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The fall and rise of Eric Hutchinson

The casualty of Madonna's former label gets an unexpected push

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Hutchinson says he's in this for the right reasons. - AUTUMN DEWILDE
  • Autumn DeWilde
  • Hutchinson says he's in this for the right reasons.

It's easily one of the least flashy videos currently in MTV/VH1 rotation the casual clip for "Rock & Roll," featuring unassuming artist Eric Hutchinson simply walking down a city street past a line of well-wishing strangers. The most glamorous thing about it is longtime supporter Perez Hilton cuddling his pet pooch in a kooky crowd shot.

But the scenario makes perfect sense, because Hutchinson, in person, is that same down-to-Earth everyman he plays on TV. With nary a whit of regulation rock-star attitude.

On one of his first tours through San Francisco, the Maryland native was dressed in his usual jeans, sneakers, workshirt and windbreaker as he loaded all his gear into the tiny club. A few months later, as the "Rock & Roll" single was taking off, he was returned for a private iTunes showcase, and he looked altogether shellshocked, post-set, as countless Apple execs cornered him to shake his hand.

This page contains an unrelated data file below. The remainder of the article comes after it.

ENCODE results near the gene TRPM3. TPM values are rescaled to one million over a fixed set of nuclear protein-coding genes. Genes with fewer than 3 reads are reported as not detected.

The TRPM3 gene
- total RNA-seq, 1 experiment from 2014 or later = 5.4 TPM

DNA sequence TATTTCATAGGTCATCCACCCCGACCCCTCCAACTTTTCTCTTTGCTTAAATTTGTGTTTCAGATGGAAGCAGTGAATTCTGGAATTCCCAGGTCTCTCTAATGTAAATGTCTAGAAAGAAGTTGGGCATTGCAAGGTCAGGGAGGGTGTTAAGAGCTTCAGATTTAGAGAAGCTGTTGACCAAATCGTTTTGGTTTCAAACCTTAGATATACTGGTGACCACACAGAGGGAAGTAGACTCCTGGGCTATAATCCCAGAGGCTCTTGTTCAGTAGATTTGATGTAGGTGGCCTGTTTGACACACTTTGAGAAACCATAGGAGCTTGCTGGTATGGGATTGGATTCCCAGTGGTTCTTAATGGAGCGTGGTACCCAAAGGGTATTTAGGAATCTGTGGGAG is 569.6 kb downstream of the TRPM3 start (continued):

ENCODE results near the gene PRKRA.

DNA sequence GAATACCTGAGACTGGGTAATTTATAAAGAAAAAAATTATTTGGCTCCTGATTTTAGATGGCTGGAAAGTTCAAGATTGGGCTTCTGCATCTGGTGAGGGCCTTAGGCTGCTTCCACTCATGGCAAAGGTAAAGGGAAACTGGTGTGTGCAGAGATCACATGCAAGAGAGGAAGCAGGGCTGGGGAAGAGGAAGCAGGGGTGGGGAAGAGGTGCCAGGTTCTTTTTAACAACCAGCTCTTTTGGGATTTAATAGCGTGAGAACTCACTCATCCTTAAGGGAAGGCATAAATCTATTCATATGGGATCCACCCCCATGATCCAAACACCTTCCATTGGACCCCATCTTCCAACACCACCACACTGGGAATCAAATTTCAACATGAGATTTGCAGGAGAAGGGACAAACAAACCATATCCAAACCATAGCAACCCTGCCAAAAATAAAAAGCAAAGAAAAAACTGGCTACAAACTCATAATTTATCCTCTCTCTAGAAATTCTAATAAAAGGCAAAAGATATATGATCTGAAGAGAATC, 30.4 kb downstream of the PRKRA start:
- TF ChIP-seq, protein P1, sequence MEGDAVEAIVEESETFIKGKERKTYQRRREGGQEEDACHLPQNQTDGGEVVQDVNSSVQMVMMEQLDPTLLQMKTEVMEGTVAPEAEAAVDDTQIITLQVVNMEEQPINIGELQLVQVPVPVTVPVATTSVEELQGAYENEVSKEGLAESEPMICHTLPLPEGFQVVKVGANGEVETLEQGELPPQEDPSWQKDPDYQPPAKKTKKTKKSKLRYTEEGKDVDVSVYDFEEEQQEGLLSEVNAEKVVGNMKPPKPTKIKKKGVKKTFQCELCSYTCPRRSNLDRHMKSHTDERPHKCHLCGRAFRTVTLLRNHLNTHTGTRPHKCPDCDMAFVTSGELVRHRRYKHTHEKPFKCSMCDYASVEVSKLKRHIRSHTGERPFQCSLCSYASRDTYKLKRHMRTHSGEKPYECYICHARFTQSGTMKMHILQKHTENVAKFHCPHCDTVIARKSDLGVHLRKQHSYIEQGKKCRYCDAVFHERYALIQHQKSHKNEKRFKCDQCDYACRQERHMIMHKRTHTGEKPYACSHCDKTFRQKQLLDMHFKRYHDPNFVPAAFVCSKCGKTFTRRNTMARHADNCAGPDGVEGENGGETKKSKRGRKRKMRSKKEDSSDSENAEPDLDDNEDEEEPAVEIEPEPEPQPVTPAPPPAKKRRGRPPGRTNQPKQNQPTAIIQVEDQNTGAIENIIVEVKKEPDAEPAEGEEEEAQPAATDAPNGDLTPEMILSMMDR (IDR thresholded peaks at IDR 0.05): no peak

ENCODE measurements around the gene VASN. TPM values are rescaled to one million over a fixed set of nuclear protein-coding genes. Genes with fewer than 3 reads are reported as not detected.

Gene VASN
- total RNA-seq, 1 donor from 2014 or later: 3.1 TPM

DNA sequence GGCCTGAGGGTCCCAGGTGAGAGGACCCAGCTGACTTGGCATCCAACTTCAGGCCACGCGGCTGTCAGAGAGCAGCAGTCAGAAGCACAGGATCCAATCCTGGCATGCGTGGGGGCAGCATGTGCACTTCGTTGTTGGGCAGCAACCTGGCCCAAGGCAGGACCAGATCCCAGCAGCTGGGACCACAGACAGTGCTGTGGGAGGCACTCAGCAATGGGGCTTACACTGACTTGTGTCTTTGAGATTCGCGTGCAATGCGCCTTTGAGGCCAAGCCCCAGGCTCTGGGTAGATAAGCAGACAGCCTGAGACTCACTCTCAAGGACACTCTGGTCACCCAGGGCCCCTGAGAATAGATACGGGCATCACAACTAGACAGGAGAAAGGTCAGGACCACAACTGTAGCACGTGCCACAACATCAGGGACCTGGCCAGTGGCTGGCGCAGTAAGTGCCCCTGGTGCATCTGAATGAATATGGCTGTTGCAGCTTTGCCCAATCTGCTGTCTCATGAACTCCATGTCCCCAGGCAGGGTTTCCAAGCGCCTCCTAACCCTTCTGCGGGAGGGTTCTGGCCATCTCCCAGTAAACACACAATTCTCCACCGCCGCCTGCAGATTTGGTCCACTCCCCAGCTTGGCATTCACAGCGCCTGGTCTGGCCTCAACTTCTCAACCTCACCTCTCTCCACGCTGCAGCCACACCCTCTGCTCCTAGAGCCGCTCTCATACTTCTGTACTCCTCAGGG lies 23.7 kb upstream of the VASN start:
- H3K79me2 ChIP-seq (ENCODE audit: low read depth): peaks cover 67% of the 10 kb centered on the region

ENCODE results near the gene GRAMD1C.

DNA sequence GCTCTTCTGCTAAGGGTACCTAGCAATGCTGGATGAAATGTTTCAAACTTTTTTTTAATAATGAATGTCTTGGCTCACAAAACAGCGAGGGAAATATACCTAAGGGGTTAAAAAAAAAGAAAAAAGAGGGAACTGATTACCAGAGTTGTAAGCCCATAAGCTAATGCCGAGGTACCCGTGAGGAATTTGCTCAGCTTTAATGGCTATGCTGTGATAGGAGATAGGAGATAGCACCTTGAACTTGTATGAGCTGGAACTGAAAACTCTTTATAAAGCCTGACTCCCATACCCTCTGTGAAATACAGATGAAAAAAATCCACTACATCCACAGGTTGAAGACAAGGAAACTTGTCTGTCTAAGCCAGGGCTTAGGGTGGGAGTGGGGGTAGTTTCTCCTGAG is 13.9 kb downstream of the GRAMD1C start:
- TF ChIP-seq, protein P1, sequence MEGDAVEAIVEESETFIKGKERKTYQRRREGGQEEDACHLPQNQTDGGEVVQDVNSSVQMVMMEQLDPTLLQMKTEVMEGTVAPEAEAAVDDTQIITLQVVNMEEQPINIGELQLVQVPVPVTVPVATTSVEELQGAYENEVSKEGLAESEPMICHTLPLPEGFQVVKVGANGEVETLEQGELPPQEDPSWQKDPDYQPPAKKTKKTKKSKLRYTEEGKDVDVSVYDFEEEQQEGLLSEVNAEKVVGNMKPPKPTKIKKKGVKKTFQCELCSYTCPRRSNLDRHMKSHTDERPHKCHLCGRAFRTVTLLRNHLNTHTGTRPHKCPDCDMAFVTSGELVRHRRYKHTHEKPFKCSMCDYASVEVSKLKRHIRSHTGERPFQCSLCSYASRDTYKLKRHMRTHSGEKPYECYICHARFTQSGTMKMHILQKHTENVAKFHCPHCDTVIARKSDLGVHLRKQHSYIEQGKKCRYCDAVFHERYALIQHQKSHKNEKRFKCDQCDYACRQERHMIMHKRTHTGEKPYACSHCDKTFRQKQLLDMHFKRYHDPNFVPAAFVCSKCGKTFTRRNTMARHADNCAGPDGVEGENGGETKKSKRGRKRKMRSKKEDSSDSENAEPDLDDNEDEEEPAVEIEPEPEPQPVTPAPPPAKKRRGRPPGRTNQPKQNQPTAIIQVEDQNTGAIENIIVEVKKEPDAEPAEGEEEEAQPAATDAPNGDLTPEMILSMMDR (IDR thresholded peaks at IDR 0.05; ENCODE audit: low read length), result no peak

"I ... I ... I'm glad you like my music," he humbly stammered.

"You've gotta get into this business for the right reasons," says Hutchinson. "You have to come from a real place where you're passionate about what you're doing, or you are not gonna get through the tough times."

The guitarist speaks from experience. A few years ago, he had it all: a contract with Maverick Records, A&R honchos wining and dining him, and a pricey Hollywood studio session for his debut. But then everything changed when Madonna sold the label to Warner Bros. Two weeks into recording, he recalls, Maverick "called me up and said, 'We're freezing everything you can't even stay in your hotel tonight, and we're flying you home tomorrow.' They literally kicked me out of my hotel."

Hutchinson's contract was in limbo while Warner Bros. decided which Maverick artists it wanted to keep.

"So I had to go play for the Warners people and show 'em what I could do, all over again. They didn't really get it, so they sent me on my way."

Hutchinson began to doubt himself. Was his whimsical, R&B-infused take on pop really that unappealing? Out of frustration, he booked a handful of shows opening for Joe Jackson. And, surprise, the audiences loved him. Those gigs, he swears, "were the fumes in my tank that gave me enough courage to keep going."

The 28-year-old borrowed cash from his grandparents and tracked a full-length set called Sounds Like This for $55,000, then released it on his own label, Let's Break Records. Hilton heard it, posted songs like "Rock & Roll" on his gossip site, and the music industry beat a new path to his door.

"All of a sudden, all these people who'd never call me back were like 'Congratulations! How's it going? We haven't heard from you in a while!'" he says, snickering.

Surprisingly, he ended up inking a distribution deal with Warners: "It just felt right."

"I never dreamed in a million years that my big break would come from a blogger," says the talented underdog, who rewarded Hilton with the clip cameo. "But when the label gets pulled out from under you, it really separates the men from the boys. Can you still do things on your own? And are you still a musician without all the fluff?"

scene@csindy.com

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